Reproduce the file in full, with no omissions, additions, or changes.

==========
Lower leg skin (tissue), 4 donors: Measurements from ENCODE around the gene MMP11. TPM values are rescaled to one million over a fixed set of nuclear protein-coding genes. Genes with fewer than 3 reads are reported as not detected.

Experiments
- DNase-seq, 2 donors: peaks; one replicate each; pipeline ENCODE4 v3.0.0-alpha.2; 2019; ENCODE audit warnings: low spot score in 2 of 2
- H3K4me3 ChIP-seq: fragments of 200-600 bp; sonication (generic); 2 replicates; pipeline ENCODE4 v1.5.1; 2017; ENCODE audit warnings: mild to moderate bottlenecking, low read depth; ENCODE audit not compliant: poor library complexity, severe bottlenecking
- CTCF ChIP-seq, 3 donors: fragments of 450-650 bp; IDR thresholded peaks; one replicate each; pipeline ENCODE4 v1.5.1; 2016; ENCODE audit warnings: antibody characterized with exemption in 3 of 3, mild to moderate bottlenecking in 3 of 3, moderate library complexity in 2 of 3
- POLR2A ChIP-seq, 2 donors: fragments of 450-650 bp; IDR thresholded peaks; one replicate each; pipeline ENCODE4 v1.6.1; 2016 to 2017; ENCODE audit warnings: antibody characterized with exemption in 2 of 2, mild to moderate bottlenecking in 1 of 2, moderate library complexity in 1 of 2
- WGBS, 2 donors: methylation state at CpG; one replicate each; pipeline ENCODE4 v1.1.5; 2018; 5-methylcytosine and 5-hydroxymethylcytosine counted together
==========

Lower leg skin (tissue), 4 donors: Measurements from ENCODE around the gene MMP11. TPM values are rescaled to one million over a fixed set of nuclear protein-coding genes. Genes with fewer than 3 reads are reported as not detected.

Experiments
- DNase-seq, 2 donors: peaks; one replicate each; pipeline ENCODE4 v3.0.0-alpha.2; 2019; ENCODE audit warnings: low spot score in 2 of 2
- H3K4me3 ChIP-seq: fragments of 200-600 bp; sonication (generic); 2 replicates; pipeline ENCODE4 v1.5.1; 2017; ENCODE audit warnings: mild to moderate bottlenecking, low read depth; ENCODE audit not compliant: poor library complexity, severe bottlenecking
- CTCF ChIP-seq, 3 donors: fragments of 450-650 bp; IDR thresholded peaks; one replicate each; pipeline ENCODE4 v1.5.1; 2016; ENCODE audit warnings: antibody characterized with exemption in 3 of 3, mild to moderate bottlenecking in 3 of 3, moderate library complexity in 2 of 3
- POLR2A ChIP-seq, 2 donors: fragments of 450-650 bp; IDR thresholded peaks; one replicate each; pipeline ENCODE4 v1.6.1; 2016 to 2017; ENCODE audit warnings: antibody characterized with exemption in 2 of 2, mild to moderate bottlenecking in 1 of 2, moderate library complexity in 1 of 2
- WGBS, 2 donors: methylation state at CpG; one replicate each; pipeline ENCODE4 v1.1.5; 2018; 5-methylcytosine and 5-hydroxymethylcytosine counted together